Is Ram Setu man-made or myth? Discovery TV show claims to settle debate
The promo for a show on Discovery Communications-owned Science Channel claims the Ram Setu that connects India and Sri Lanka is not a natural formation but is man-made.Updated: Dec 13, 2017, 19:32 IST
“Are the ancient Hindu myths of a land bridge connecting India and Sri Lanka true? Scientific analysis suggests they are,” claims the promo of a show called Ancient Land Bridge to be aired at 7.30 am Wednesday on the Discovery Communications-owned Science Channel in the US.
The show puts the spotlight once again on the Ram Setu by quoting American archaeologists who say the 50-km stretch — between Pamban Island near Rameshwaram in India and Mannar Island off Sri Lanka — is man-made. The Ram Setu is also called Adam’s bridge.
The promo has got more than 1.1 million views since it was shared by Science Channel on social media 16 hours ago.
Smriti Irani, the minister for information and broadcasting, also retweeted the video, with the caption ‘Jai Shri Ram’.
A shipping canal project proposed by the UPA-I government in 2005 that would have required dredging the area and damaging the formation was opposed by the BJP-led NDA, which is expected to file an affidavit against project in the Supreme Court later this month.
Satellite imagery show formations that scientists believe are limestone shoals. Creating a 83-km-long deep water channel under the Sethusamudram canal project would require extensive dredging and removal of the limestone shoals.
The project was criticised not just for hurting religious sentiments but also for threatening the marine biodiversity of the region.
The Science Channel trailer supports the theory that the bridge is man-made based on studies found atop the formation and quoting scientists from Indiana University Northwest, University of Colorado Boulder, and Southern Oregon University. At the time of the publishing of this article, the researchers had not responded to calls for comment.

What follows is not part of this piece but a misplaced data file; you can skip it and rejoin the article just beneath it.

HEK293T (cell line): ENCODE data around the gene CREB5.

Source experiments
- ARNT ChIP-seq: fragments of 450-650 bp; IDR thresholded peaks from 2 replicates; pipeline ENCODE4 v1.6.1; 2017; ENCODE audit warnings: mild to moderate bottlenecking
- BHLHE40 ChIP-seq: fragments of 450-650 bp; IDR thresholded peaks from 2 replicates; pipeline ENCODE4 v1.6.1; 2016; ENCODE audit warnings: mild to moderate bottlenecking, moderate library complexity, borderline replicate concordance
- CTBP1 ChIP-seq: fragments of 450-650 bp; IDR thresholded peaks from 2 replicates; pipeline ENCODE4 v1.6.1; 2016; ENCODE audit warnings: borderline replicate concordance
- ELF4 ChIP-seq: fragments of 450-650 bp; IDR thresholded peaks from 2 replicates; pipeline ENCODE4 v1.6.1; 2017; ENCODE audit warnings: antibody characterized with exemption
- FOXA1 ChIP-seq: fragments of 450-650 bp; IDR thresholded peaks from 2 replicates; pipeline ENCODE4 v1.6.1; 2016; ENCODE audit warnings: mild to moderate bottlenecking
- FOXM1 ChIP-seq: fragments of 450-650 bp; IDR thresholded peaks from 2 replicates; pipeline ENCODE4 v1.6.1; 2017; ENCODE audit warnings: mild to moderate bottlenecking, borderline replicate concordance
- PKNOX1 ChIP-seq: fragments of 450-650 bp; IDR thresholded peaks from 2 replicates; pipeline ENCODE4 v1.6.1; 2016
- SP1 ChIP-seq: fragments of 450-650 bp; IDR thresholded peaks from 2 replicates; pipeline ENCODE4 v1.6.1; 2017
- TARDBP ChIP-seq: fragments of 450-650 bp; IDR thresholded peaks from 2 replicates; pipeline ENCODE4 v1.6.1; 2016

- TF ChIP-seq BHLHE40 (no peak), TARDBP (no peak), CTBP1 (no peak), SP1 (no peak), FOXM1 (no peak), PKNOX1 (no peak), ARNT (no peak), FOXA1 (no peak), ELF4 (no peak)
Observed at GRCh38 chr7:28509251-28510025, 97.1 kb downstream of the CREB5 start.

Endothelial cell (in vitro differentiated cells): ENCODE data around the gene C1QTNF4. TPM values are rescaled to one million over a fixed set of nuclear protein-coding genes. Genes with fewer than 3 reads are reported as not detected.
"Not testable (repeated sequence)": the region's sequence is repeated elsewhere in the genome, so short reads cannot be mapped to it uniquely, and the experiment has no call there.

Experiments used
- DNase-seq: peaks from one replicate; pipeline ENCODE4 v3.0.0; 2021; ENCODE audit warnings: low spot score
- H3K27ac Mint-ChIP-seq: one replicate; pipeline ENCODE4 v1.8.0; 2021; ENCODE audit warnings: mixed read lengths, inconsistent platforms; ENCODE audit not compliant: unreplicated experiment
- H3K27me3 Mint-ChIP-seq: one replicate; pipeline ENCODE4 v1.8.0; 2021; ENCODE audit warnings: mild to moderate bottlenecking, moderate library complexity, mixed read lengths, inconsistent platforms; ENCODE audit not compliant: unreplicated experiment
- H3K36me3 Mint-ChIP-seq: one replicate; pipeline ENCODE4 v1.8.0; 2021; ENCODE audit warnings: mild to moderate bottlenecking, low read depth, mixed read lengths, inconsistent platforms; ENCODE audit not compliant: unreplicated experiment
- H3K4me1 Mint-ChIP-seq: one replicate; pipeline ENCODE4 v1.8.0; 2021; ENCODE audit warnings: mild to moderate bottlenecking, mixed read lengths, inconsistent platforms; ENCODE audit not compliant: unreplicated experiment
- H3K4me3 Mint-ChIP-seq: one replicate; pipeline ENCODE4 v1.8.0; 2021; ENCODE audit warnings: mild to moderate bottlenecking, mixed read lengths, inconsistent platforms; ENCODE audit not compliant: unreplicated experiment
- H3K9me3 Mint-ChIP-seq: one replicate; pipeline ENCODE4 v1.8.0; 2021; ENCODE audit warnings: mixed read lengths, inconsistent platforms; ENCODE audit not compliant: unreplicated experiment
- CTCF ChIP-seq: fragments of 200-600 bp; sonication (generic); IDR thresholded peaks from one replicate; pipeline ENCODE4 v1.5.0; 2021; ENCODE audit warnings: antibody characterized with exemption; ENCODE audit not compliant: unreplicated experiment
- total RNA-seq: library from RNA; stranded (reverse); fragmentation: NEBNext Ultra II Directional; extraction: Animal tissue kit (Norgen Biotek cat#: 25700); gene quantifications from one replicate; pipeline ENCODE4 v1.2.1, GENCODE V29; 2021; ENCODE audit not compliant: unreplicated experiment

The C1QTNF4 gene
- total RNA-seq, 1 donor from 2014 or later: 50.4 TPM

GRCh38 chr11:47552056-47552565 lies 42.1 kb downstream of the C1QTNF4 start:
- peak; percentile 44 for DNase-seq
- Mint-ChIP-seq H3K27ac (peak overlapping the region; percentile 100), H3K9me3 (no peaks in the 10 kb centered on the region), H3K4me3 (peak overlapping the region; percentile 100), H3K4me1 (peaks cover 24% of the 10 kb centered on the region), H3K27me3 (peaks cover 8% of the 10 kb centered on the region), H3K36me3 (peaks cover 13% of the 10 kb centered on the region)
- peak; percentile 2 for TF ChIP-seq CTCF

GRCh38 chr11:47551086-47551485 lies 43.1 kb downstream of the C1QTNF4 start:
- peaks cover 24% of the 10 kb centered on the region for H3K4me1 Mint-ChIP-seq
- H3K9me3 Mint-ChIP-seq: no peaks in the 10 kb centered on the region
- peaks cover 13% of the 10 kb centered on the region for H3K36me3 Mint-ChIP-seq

“The sand bar may be natural but what is sitting on top of it is not,” says the narrator in the promo, pointing out that the rocks are 7,000 years old and the sand bar is only 4,000 years old.
“The rocks on top of the sand actually predate the sand, so there is more to this story,” said Chelsea Rose, historical archaeologist and adjunct faculty member at Southern Oregon University.
Irani’s retweet of the trailer met with an outpouring of support and some ridicule. One Twitter user wondered why the Archaeological Survey of India wasn’t doing anything to resolve the matter.
“Jai Sri Ram....but what was ASI doing? This could have been done by us rather than science channel telling us. But no even after 2014 leftist thugs will still rule academics, ncert, history,” a twitter user by the name Sandeep Singh, said.
The Indian Council of Historical Research announced in March that it would conduct underwater studies to answer this very question. A report was expected in November, but archaeologist and former ASI director Alok Tripathi, who submitted the proposal, said work is yet to begin.
“We have not done the fieldwork. There are some formalities pending for the project to start,” Tripathi said. “Our conclusions will depend on what we find.”
The UPA-I government stirred up a storm when it filed an affidavit in Supreme Court saying there was no evidence that Ram Setu was a place of worship. The affidavit was later withdrawn.
On November 12, the court gave the government six weeks’ time to file an affidavit on their stance, reported ANI. Subramanian Swamy, who filed the petition in the court opposing the project, told reporters that the Narendra Modi government had decided to file a new affidavit suggesting alternative routes for the Sethusamudram project.